A team of researchers at the University of Oklahoma will explore the Permian sediment of Oklahoma’s Anadarko Basin, which contains dust deposits from Earth’s deep-time past. The Anadarko Basin includes the most complete continental record of low-latitude Pangea, enabling researchers to better understand the collapse of one of Earth’s greatest glaciations, a period of colder temperatures leading up to the largest extinction in Earth’s history.
The principal investigator of the research venture, known as the Deep Dust project, is Lynn Soreghan, Ph.D., professor in the School of Geosciences, Mewbourne College of Earth and Energy. The Deep Dust project was recently awarded a $2.3 million grant from the National Science Foundation and includes researchers from OU’s School of Geosciences, the Sam Noble Oklahoma Museum of Natural History, and the Oklahoma Geological Survey, including several early-career scientists. Several other universities are collaborators on the NSF project. Researchers include principal investigator Lynn Soreghan, Xiaolei Liu, Gilby Jepson, Sarah George, Rick Lupia, Jaqueline Lungmus and Molly Yunker.
Oklahoma’s Anadarko Basin continued to collect sediment through the entire Paleozoic era, and the sediment that accumulated in the basin in Permian time contains a record of land environments, giving researchers a link to Earth’s continental past.
“I’m very excited because we are poised to access a globally unique record of continental conditions during an interval of remarkable upheaval in Earth’s climatic and biospheric systems,” Soreghan said. “Much of this sediment was dominated by dust that fell out of the atmosphere, which forms a very high-resolution archive of continental conditions.”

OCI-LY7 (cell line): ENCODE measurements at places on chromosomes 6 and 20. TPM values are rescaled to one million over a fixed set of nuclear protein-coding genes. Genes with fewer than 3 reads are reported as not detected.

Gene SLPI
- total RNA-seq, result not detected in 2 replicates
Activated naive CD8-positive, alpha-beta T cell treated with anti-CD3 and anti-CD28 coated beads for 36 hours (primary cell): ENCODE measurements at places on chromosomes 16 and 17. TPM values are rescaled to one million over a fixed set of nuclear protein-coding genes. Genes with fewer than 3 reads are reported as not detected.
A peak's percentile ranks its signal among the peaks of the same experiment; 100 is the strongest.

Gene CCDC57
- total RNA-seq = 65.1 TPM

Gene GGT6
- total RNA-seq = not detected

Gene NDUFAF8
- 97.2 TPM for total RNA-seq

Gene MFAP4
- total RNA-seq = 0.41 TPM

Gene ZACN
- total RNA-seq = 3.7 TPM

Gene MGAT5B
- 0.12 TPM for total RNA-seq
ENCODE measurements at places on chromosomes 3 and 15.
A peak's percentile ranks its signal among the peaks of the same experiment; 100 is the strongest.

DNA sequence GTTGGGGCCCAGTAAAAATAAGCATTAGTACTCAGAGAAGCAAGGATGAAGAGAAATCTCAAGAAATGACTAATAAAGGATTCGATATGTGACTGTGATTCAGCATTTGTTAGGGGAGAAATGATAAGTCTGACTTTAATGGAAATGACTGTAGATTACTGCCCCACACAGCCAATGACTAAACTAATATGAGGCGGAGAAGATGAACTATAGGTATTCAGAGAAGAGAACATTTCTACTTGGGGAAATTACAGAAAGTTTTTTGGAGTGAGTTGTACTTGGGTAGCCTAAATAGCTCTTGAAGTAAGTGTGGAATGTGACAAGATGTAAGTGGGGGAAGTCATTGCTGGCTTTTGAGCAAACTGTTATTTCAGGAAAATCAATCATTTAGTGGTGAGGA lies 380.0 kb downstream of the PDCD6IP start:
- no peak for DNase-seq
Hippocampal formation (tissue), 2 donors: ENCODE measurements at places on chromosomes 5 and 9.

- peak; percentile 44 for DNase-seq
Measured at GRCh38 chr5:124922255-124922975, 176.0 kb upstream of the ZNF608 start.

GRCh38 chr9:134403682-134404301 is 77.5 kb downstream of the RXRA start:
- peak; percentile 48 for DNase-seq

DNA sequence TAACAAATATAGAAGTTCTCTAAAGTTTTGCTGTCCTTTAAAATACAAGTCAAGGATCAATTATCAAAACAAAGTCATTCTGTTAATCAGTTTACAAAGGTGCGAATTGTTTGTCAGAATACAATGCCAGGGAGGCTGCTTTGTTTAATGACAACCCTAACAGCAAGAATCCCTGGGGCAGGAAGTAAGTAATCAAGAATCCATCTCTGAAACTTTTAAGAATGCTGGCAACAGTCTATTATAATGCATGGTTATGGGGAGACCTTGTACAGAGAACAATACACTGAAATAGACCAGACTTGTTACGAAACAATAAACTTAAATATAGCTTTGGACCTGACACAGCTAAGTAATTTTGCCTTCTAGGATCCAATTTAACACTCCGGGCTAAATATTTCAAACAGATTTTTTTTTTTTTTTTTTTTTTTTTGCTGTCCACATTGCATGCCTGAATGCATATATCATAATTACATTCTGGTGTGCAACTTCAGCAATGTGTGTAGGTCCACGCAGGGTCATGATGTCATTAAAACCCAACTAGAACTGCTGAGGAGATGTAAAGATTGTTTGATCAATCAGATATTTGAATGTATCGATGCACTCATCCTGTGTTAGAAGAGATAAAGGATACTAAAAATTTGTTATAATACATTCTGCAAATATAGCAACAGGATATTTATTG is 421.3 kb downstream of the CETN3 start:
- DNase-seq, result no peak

The outcome of the project, obtaining a complete sediment core, will provide a record of Earth’s history unlike any other obtained thus far, allowing scientists to solve puzzles about Earth’s systems, including how tectonic and climatic shifts influence biological systems.
“The Earth experiences tectonic, climatic and biological system shifts all the time, but because these events happen slowly over time, it can be hard to understand how they influence one another during our relatively short lifespans,” Molly Yunker, program administrator for the Oklahoma Geological Survey, said. “Hopefully, by peering back through time and looking at sediment cores from roughly 300-250 million years ago, we can better understand how the Earth may change in the future.”
The project began with workshops attended by scientists from 14 countries, one in Oklahoma in 2019 and a second in France in 2020. During the workshops, international researchers from various disciplines shared ideas and created a plan and goals for the project. Together, the group secured a grant for $1.5 million from the International Continental Drilling Program.
“The aim is to interrogate this interval of enormous environmental change and the resultant effects on Earth’s biosphere,” Soreghan said. “These sorts of efforts often take up to a decade to bring to fruition. I first began working on assembling the seismic data to start this process in 2016.”
The project will also include community outreach to share scientific ideas with the public, educators, museums and students the University said in a release today.
“There are numerous outreach plans, and I’m excited to collaborate with many different types of scientists and researchers, both here and abroad, to carry out these plans,” Yunker said. “It’s a phenomenal opportunity to learn with and from others and to engage in a wide range of outreach activities.”